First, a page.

Time stops

Date June 17, 2010

The new highway came through Gran’s homeplace the first time in the 60s.  The hayfield out front was bisected by two lanes of asphalt and cattle ambling were replaced by Mr. Ford’s moneymakers “driving like bats flyin’ die-rectly outta hell” as Gran says.

Thirty years later two lanes turned to four and twenty acres were barely five.  But her house is still sitting there giving shelter to old memories and stories of children long since raised and days long gone by.

Today cars whiz by thoughtlessly in a hurry to get who knows where.

Just further on up the road.

Somewhere that’s not here.

Because here—time stops.

Gran and I are sitting in the porch swing– her arm around me, me nuzzled in the folds of her thick, wrinkled skin.  Acorns fall haphazardly onto the rusting tin roof each ping waking us from our heat-induced stupor.  The smell of cabbage cooking has managed to sit atop the humidity and ride the ceiling fan breeze.

“You wanna go in, sweet thang?”  she asks.

“Yes, ma’am,” I say and up we git.

“Mind them steps now, child.”

“Yes, ma’am, “ I say as I mind each cracking one.  The floor creaks beneath Gran’s weight and I shuffle along behind her.

“Go on and set the table now and set it good.”

And I do.

Plates.  Silver– mismatched at best.  Napkins.  The tea pitcher– full and fresh and sweating on the outside.

Gran, in her slow, deliberate way, lays out our Sunday dinner spread.  Roast and rice, that strong smelling cabbage and rough-as-the-Rocky-Mountain-tops biscuits.

We’re family here like we are in every other place.  But at Gran’s heavy leaden table, we’re a family at rest in stiff wooden chairs.

We’re a family who bedazzles gossip with “bless her heart”s and “Lawd, help us all”s.

Here we are at home in deep-rooted histories, cotton-pickin’ stories, and old home place memories.  Here we are full as ticks on squirrel dog collars.  Here we are anxious children on birthday mornings.

Gran’s making us wait again.  She does that a lot.  Her familiar hand is holding firmly to that old metal cake top– keeping the treasure beneath it hidden for a moment more.  We all pretend that we don’t know what’s there, but we do.

Twenty years working in the public school cafeteria have made her a master of many things, but her specialty is mounded beneath that metal top.  Saltine crackers with peanut butter on one side, salty, creamy, and crunchy topped with a marshmallow- fluffy, white, and melted to that point right before brown.  Another Saltine sits on top and has been smushed until the marshmallow just peeks out the sides.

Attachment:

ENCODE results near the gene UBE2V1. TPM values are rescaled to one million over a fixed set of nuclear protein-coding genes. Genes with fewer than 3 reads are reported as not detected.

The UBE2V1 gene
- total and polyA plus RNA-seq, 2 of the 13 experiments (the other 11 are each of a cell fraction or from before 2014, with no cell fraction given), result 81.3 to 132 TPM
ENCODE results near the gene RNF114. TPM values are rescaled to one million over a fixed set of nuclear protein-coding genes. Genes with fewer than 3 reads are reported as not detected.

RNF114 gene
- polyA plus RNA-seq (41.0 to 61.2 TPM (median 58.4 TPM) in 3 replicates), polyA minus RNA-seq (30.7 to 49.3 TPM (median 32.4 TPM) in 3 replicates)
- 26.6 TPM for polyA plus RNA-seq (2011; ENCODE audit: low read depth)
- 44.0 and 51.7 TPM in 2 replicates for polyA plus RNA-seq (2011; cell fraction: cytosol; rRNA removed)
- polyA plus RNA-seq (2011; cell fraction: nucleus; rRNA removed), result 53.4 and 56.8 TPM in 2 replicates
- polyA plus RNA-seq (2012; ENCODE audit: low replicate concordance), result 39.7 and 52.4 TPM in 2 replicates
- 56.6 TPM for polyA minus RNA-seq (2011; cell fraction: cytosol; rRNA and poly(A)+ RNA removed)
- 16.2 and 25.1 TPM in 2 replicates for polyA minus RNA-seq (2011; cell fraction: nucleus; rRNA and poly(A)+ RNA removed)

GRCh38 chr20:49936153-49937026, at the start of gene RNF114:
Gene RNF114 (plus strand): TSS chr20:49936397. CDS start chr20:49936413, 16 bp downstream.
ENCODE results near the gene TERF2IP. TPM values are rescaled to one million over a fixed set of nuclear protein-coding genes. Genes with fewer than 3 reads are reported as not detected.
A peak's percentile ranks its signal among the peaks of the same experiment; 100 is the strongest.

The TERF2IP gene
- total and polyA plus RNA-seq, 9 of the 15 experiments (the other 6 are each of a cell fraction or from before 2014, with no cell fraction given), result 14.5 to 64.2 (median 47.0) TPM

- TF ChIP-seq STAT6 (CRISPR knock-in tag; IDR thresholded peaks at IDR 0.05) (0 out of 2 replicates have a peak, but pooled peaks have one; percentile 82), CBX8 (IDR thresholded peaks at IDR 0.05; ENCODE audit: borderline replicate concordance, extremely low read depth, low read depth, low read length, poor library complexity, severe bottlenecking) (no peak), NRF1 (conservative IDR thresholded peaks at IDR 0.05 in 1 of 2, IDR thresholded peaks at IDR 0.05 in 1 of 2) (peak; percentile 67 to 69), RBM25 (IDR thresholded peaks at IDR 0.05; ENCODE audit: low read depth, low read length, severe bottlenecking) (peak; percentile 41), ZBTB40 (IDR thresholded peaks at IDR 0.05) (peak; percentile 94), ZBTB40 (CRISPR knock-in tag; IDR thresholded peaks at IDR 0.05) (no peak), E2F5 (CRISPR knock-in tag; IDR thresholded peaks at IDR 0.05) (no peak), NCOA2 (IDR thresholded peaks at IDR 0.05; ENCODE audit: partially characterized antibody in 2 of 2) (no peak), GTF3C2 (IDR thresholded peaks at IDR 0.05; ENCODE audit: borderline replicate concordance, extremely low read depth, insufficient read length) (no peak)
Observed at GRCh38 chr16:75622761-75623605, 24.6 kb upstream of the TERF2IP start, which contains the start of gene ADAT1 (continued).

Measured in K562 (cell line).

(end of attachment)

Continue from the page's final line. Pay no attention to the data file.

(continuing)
Finally, she lifts that lid and we smell her secrets, her stories, her love.  We each wait our turn, afraid of a good Gran scolding, and wait on the word.  “Go on, now.  Eat ‘em up,” she says and we do.

Marshmallows stretch out in front of mouths and cracker crumbs fall onto her sagging floor, but no one notices.

Because here—time stops.

6 Responses to “Time stops”

  1. K said:

    This just might be my favorite yet. I still can’t see a biscuit or a National Enquirer without thinking of Gran. I wonder how many times we heard the sweet sound of “mind them steps now, you hear.”

    I love it Em-you’re amazing. We should forward this lovely blog here to a publisher.

    Love you-K

  2. Tami said:

    Miss you, Em! I finished our story….did you get it? I think it was when your laptop was broken. Le me know and I’ll send it to you again. You might want to change some things. lol

  3. Lou said:

    Em, Em. My gosh, I could feel, smell, and almost touch our Sweet Gran Dorse reading this. You know I barely have a day go by that I don’t long to call her and ask a question about how to make something. About two weeks ago I was picking blackberryies, which I CANNOT do with out being completely consumed with her memory, I was having so much regret for never getting her offical recipe and method (greatness is typically in the method more than the recipe anyway) for blackberry pie and jelly. I spent many hours with her in a berry patch on hot steamy summer mornings. We would have to “dowse” the chiggers with some “coil oil” when we got home too.

    Summers are when I spent the most time with Gran Dorse in my childhood and I could almost write a book on all our “adventures”.

    I could go on and on and on but I do have to work today.

    Great read……….thank you for that stroll this morning.

  4. LB said:

    Hands down my favorite.

  5. deanna said:

    I ate a few Wednesday night suppers at Ms. Dorothy’s house… and that woman made every person that came into her house feel like family!

  6. Dani said:

    OH! Emily that was great! You know I have that metal cake plate lid and I too cover treasures for my kids. Not the great peanut butter & marshmallow because of Abbey, but treasures to them! Maybe that’s why Abbey has an allergy! haha I bet I ate a million of those when I was pregnant with her!!!

    I still honk when I drive by her house. I still try to make biscuits like hers, but have decided I’ll never get it just right. I still remember her smell, her cooking, her sweet mushy cheeks, and her strong love for every person that walked through that door!

    Thanks for those memories, Emily!